The experiment consisted of 12 unique conditions, produced by manipulation of 3 independent variables, as follows. First, we had two types of search—both feature and conjunction search. In the feature search, an array of items is shown in which a ‘target’ item (the item that is to be searched for) has a unique feature that distinguishes it from a homogeneous set of distractors (e.g., an orange rectangular ‘target’ in a field of blue rectangular distractors). In the conjunction search task, the target item had a variation of two different feature dimensions (e.g., an orange horizontal rectangle among a distractor set containing both orange and blue rectangles placed horizontally and vertically). The ‘target’ item was defined by its uniqueness relative to the distractors on a trial to trial basis (i.e., unless it happened by chance, the target was typically different in each trial - orange horizontal rectangle in one trial and then blue vertical target in another). Second, we varied the number of elements in the task and used three different set sizes (i.e., 8, 18 and 28 elements). Finally, the ‘target’ item could be present or absent in the task. These manipulations were selected based on the prior work on visual search in individuals with ASD (e.g., Plaisted et al. 1998; O’Riordan et al. 2001). The number of trials were fully balanced across conditions. The trial ended when the participant pressed the key, but the experimenter was instructed to prompt the child to press if he or she did not respond within about 10 s (this very rarely happened).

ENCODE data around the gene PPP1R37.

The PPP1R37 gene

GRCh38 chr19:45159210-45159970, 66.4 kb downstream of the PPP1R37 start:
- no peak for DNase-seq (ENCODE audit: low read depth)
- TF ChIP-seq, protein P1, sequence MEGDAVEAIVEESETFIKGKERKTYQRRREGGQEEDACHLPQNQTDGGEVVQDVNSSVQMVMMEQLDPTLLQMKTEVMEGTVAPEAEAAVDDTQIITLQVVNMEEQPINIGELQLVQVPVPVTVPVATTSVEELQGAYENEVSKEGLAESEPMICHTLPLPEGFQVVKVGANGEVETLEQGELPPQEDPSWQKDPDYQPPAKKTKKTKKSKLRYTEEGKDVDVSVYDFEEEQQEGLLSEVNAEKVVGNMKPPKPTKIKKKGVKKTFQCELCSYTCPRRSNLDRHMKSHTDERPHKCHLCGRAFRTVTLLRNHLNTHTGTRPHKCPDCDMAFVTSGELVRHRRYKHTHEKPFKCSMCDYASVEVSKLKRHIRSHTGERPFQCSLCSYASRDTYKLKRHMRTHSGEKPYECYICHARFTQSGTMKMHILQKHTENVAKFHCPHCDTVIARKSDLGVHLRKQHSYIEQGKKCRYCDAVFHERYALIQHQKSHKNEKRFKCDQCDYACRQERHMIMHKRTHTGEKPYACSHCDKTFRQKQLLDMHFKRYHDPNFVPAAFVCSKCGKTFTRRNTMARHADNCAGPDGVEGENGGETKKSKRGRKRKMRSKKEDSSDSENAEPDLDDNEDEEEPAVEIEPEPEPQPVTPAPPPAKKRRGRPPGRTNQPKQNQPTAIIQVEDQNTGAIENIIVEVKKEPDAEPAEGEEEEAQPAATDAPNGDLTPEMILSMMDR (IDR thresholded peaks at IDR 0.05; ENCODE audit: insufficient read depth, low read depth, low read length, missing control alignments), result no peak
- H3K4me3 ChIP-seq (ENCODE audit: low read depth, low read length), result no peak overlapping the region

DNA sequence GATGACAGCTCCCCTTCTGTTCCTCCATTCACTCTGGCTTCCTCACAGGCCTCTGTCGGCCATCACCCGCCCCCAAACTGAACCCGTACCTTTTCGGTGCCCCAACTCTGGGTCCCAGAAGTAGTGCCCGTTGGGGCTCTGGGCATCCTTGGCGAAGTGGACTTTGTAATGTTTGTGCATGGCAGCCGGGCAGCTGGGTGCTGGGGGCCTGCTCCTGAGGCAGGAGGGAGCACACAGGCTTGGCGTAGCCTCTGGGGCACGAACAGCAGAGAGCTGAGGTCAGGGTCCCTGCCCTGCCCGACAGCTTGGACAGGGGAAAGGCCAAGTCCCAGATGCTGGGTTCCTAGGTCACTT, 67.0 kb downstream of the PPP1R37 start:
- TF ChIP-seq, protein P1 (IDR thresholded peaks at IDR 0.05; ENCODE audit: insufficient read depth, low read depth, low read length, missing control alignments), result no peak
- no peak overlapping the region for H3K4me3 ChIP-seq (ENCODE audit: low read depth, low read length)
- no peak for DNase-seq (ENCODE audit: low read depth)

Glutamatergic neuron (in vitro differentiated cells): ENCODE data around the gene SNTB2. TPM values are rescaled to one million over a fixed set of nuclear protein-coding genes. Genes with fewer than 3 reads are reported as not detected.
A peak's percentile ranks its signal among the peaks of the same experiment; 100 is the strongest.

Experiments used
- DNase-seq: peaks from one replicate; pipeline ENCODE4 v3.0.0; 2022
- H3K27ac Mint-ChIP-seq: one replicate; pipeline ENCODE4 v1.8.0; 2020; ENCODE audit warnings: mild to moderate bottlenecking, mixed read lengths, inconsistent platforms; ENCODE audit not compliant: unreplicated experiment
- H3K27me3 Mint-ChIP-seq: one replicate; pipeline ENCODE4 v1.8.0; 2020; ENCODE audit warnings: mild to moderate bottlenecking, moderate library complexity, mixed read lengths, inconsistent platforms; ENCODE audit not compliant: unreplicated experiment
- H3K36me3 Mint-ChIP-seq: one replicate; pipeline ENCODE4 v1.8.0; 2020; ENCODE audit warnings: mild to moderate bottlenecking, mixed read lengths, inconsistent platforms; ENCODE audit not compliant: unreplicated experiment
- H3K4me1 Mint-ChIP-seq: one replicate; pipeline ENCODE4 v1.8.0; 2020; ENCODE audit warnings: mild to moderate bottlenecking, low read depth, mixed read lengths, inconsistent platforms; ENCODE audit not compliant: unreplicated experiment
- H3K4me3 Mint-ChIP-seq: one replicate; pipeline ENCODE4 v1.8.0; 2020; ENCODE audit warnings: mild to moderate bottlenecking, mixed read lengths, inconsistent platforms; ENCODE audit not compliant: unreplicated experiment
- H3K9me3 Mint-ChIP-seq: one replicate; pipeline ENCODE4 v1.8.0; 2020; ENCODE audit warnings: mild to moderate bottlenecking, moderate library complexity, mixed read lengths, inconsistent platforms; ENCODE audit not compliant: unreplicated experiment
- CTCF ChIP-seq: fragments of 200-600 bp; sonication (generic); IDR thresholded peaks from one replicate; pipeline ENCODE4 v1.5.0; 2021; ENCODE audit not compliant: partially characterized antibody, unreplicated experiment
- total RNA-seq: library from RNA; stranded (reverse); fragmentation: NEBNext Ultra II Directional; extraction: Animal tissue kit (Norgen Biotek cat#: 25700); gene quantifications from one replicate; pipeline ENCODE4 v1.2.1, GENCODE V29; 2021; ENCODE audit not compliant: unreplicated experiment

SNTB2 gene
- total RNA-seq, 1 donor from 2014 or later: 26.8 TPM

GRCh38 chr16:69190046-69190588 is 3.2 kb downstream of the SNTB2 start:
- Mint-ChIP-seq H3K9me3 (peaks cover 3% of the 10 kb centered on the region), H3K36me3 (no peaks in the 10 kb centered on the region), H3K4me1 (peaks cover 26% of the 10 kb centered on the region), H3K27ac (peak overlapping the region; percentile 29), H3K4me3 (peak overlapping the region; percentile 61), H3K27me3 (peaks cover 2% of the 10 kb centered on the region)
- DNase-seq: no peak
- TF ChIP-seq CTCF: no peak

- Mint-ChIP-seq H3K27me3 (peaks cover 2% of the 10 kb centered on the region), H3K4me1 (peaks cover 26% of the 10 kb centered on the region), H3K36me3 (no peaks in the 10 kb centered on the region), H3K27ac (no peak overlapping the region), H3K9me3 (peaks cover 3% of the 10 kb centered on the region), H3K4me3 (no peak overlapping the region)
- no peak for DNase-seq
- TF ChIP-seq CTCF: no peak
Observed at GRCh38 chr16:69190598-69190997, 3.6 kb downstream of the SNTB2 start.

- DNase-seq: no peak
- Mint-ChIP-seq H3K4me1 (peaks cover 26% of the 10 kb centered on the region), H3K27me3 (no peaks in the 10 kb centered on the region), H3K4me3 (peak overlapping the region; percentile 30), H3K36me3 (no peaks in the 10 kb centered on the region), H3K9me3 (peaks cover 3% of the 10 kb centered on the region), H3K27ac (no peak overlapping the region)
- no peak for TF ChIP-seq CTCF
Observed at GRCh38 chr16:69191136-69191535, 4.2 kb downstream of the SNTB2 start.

Data Processing